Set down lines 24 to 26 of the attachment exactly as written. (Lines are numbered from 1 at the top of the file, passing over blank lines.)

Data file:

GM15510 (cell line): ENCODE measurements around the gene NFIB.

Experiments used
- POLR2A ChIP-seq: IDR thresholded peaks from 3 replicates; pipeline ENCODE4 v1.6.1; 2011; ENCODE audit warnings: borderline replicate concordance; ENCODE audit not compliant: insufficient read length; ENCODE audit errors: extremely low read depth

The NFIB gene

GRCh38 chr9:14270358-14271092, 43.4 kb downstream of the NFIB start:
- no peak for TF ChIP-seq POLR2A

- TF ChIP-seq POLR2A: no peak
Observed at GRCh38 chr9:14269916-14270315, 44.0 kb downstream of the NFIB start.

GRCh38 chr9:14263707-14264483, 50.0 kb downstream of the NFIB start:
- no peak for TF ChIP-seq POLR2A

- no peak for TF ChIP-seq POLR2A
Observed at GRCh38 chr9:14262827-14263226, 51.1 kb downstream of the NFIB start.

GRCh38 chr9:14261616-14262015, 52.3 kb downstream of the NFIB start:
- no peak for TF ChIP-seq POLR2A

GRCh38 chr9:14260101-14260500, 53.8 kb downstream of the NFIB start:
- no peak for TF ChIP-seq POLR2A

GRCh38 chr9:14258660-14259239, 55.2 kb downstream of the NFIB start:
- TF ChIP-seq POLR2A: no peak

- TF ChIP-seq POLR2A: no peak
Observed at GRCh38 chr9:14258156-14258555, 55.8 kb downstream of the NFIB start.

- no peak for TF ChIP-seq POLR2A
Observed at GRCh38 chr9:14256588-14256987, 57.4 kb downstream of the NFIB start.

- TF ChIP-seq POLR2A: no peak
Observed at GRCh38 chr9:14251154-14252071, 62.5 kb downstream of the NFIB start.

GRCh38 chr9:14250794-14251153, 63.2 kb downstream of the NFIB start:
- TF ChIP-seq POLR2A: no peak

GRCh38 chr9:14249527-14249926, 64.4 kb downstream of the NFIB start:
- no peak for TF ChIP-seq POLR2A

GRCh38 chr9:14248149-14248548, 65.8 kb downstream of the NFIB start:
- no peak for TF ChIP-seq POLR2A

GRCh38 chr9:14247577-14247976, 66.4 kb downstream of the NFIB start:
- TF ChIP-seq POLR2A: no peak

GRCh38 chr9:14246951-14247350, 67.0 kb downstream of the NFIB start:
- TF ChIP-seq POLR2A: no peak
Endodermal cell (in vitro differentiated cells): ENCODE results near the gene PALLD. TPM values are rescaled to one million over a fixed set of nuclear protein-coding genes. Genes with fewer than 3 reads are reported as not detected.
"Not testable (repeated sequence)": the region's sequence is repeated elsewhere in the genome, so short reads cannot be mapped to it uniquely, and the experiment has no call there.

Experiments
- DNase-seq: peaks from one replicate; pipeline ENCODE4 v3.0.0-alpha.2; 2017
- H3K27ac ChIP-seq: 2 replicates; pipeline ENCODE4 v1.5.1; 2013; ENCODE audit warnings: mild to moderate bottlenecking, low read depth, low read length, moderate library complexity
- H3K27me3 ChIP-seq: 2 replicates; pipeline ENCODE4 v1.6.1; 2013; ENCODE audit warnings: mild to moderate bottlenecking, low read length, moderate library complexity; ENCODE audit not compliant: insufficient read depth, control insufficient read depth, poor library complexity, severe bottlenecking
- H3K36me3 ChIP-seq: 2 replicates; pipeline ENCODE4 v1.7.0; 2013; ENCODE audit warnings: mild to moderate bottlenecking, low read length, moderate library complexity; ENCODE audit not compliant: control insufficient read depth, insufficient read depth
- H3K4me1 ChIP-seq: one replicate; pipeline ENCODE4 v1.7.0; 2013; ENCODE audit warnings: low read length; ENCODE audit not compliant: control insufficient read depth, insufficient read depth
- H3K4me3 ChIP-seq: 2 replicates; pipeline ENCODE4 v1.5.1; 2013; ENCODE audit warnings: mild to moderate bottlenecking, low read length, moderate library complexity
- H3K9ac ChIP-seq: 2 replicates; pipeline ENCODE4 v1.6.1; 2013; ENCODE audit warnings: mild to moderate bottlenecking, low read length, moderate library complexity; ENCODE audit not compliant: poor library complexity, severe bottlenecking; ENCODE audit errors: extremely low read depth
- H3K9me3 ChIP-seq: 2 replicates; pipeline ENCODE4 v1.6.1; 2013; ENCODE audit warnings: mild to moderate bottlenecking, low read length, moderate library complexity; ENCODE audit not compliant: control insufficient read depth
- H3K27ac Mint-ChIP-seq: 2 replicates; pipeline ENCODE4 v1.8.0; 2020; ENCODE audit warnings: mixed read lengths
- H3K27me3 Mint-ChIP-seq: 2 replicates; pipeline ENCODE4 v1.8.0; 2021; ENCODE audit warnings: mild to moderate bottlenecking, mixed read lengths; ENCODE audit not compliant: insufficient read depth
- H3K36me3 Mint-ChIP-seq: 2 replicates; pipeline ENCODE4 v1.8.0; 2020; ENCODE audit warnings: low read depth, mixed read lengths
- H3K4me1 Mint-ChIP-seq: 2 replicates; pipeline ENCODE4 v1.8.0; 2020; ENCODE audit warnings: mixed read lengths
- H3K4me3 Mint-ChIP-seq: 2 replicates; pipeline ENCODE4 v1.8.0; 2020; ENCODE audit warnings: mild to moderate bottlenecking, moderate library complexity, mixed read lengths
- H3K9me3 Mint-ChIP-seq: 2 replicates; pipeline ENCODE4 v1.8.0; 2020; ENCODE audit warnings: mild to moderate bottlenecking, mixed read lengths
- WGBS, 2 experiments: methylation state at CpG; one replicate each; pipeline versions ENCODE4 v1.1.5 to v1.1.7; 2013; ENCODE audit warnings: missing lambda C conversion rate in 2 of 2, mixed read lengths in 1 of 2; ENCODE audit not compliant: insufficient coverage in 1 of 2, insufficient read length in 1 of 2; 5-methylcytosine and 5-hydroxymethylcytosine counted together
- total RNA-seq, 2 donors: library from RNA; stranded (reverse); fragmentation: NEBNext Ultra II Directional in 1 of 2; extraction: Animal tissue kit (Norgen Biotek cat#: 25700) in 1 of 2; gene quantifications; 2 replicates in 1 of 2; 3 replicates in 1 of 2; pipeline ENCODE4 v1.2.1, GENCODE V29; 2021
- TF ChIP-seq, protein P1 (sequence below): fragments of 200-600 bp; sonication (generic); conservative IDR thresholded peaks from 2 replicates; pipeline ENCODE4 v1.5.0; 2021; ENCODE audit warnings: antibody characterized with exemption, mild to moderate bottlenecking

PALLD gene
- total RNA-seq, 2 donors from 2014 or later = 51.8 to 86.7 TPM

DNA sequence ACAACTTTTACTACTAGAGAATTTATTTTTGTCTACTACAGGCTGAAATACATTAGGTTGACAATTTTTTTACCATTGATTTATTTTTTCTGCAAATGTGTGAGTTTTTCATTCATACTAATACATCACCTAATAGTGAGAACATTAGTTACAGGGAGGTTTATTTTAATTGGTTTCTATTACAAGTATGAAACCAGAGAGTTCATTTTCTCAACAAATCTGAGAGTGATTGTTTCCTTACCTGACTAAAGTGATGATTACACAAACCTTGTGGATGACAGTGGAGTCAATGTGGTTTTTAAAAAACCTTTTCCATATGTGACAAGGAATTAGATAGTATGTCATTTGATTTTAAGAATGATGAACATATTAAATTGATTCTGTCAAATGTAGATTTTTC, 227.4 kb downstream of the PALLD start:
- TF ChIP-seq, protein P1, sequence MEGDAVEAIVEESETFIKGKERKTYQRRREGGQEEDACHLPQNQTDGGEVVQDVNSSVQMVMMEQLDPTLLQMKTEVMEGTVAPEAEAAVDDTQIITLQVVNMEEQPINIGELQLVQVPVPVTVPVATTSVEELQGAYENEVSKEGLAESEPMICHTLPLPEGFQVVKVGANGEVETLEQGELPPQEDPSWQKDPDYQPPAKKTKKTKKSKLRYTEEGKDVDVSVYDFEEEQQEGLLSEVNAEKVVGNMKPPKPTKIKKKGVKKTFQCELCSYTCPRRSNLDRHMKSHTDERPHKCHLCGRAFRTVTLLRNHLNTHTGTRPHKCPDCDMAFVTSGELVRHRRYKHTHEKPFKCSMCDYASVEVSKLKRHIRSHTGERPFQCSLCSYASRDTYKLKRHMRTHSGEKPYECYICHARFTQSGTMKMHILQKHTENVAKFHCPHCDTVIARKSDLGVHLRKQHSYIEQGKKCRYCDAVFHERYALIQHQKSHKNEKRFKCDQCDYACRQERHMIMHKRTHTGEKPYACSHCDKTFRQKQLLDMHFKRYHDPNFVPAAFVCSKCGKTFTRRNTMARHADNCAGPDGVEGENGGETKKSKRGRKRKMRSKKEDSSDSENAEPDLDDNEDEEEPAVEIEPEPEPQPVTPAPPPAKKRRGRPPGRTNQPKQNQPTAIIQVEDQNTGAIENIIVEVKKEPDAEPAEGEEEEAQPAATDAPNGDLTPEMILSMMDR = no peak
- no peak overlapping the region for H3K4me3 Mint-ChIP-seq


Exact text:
Observed at GRCh38 chr9:14251154-14252071, 62.5 kb downstream of the NFIB start.

GRCh38 chr9:14250794-14251153, 63.2 kb downstream of the NFIB start:
- TF ChIP-seq POLR2A: no peak